Sharon Township was created from part of Blooming Grove Township February 9, 1819, which included one-half of the territory that is present-day Jackson Township, and Giles Swan’s farm. At the first election in 1823, fourteen settlers were present: Giles H. Swan, John B. Taylor, Joseph Curran, Eli Wilson, Almon Hayes, Harvey Camp, Henry Whitney, Matthew Curran, James Smith, Adam Swan, James Kerr, James Rockwell, Levi Bargaheiser and DeLanson Rockwell. Giles Swan, John B. Taylor and James Rockwell were elected trustees.6

In 1823 and 1824, Giles Swan purchased two more land patents from the US government totaling 160 acres on the north side of what is now SR 96, with the northern border as present day East Smiley Road.

Two girls and a boy were born to Giles and Jane – Maria (1818), John (1820), and Lucy (1825).

Around 1820, the first schoolhouse was erected near the crossroads, and not far from the residence of Giles Swan.7 He likely was a proponent of the schoolhouse and education; Giles and Adam both graduated from Yale College.

A newspaper account from 1928 mentions Giles Swan’s death in detail. The story was not true – 

Giles Swan was killed at a log rolling, and its the first death on record in Jackson Township of our early settlers. He was buried along the bank of Bear Run, directly east of the Wm Gilchest home 1 1/2 miles east of Shelby.8

When Lucy was 18, in about 1843, the family moved west to Missouri. They lived there about four years, then moved to Polk, Iowa, where Giles again homesteaded 80 acres, purchased from the US government.9 He barely had time to clear land before he died two years later. Jane died in 1876 in Iowa. Little is known about brother Adam.

Giles Hallam Swan
B: 29 Apr 1793, Stonington, New London, Connecticut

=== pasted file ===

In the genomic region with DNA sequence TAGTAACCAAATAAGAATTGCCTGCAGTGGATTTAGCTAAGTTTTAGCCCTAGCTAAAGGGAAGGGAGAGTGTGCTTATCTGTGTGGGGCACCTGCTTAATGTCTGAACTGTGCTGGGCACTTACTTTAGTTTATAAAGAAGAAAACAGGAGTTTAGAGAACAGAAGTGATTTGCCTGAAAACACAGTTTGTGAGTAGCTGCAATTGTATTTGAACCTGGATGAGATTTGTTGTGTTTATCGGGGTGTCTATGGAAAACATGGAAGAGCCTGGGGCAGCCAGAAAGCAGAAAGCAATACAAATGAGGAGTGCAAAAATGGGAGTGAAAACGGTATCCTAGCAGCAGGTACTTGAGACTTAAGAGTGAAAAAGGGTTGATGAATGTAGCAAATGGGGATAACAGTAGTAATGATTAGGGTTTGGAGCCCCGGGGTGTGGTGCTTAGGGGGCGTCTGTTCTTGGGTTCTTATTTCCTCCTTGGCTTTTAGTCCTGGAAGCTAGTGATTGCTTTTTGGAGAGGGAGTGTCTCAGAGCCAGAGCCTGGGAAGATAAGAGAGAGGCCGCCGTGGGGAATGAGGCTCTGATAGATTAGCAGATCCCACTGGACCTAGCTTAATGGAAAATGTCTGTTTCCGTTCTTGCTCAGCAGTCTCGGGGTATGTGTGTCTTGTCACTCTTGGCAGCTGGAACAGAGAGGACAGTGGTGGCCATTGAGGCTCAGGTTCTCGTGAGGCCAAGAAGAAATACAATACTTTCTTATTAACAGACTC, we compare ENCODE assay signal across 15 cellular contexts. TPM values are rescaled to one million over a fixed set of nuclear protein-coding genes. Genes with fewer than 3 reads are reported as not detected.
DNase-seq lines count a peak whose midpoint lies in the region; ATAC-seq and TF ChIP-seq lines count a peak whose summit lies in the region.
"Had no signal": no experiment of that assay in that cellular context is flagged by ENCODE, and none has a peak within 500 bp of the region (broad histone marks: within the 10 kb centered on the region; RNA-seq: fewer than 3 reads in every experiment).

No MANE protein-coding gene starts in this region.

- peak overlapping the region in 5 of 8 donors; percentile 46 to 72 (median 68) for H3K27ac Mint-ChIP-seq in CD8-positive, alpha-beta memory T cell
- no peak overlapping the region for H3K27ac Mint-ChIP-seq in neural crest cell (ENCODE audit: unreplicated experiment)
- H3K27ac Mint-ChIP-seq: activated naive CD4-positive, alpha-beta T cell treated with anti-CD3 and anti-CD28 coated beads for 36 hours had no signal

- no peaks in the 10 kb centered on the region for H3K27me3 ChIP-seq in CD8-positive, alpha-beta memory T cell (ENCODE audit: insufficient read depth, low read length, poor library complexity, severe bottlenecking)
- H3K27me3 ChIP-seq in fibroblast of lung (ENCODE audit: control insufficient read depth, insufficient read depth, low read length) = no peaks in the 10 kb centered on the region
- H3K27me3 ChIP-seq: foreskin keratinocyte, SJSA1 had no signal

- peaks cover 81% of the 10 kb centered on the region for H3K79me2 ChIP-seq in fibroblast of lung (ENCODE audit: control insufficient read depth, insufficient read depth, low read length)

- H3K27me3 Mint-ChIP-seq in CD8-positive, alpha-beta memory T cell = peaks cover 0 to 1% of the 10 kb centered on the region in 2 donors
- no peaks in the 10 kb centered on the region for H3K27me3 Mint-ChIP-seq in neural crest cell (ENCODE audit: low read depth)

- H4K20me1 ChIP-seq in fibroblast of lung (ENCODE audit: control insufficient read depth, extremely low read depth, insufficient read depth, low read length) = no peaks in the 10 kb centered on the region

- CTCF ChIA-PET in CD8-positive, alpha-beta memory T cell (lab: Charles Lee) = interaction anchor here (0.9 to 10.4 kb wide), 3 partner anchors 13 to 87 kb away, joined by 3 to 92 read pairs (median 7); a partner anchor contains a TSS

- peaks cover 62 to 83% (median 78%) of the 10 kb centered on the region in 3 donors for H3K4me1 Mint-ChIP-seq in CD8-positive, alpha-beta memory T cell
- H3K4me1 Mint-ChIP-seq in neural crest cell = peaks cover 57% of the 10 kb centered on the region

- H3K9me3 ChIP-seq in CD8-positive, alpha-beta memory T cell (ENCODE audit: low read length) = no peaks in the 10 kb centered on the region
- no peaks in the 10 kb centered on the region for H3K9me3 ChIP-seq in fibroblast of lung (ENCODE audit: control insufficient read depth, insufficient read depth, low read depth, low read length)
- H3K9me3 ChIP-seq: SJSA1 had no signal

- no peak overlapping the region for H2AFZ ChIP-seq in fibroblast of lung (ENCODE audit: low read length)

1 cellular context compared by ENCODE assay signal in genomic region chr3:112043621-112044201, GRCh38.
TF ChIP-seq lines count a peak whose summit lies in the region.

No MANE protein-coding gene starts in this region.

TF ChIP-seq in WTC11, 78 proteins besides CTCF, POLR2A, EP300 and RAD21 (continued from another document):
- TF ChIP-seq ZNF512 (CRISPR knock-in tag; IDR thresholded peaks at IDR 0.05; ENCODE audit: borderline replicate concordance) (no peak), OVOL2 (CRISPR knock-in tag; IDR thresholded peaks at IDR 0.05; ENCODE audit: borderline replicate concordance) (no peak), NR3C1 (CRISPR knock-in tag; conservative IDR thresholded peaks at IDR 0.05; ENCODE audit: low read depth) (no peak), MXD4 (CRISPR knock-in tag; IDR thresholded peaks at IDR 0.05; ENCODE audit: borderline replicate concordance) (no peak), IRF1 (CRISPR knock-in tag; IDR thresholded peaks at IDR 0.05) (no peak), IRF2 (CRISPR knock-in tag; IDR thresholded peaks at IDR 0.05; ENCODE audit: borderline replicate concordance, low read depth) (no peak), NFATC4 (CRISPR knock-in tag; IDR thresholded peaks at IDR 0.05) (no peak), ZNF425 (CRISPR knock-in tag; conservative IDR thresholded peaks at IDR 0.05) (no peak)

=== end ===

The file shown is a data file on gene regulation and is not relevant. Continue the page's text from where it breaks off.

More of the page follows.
M: 27 July 1817, Sharon Township, Richland, Ohio
D: Dec 1849, Polk City, Polk, Iowa

Jane Rockwell
B: 5 Jan 1798, Wilton, Fairfield, Connecticut
D: Mar 1876, Des Moines, Polk, Iowa

Children
Maria Swan
B: 1818, Jackson Township, Richland, Ohio
M: 1837, to Eli Mosier
D: 11 Apr 1862, Madison Township, Polk, Iowa

John R. Swan
B: 31 May 1820, Jackson Township, Richland, Ohio
M: 7 Mar 1844, Elizabeth Warren Strode, Clay, Missouri
D: 28 Feb 1900, Clay, Missouri

Lucy Swan
B: Apr 1825, Jackson Township, Richland, Ohio
M: 12 Sep 1856, Oliver Ralph Jones, Des Moines, Polk, Iowa
D: 2 May 1908, Des Moines, Polk, Iowa

Endnotes

  1. A.A. Graham, 1880, History of Richland County, Ohio, Mansfield, Ohio, A.A. Graham & Co., Publishers, 421
  2. Original land survey.
  3. A.A. Graham, 1880, History of Richland County, Ohio, Mansfield, Ohio, A.A. Graham & Co., Publishers, 421. 
  4. A.A. Graham, 1880, History of Richland County, Ohio, Mansfield, Ohio, A.A. Graham & Co., Publishers, 422.
  5. Independent News, Shelby Ohio August 19, 1869. Story relayed by T.H. Wiggins, who interviewed Samuel Rockwell, nephew of Jane Rockwell. Mrs. Marvin was alive and present at the dance. 
  6. A.A. Graham, 1880, History of Richland County, Ohio, Mansfield, Ohio, A.A. Graham & Co., Publishers, 572.
  7. A.A. Graham, 1880, History of Richland County, Ohio, Mansfield, Ohio, A.A. Graham & Co., Publishers, 422.
  8. A History of Shelby, The Shelby Daily Globe, 5-9-1928. The story is not true. Giles died in Iowa in 1849. The writer may have meant Joseph Rockwell, who was the first recorded death of an adult in Sharon Township in 1818.
  9. The Des Moines Register, Des Moines, Polk, Iowa, 3 May 1908, page 9, obituary of Lucy Swan Jones.

Submitted by Christina Yetzer Drain.

Henry Wentz, Jr.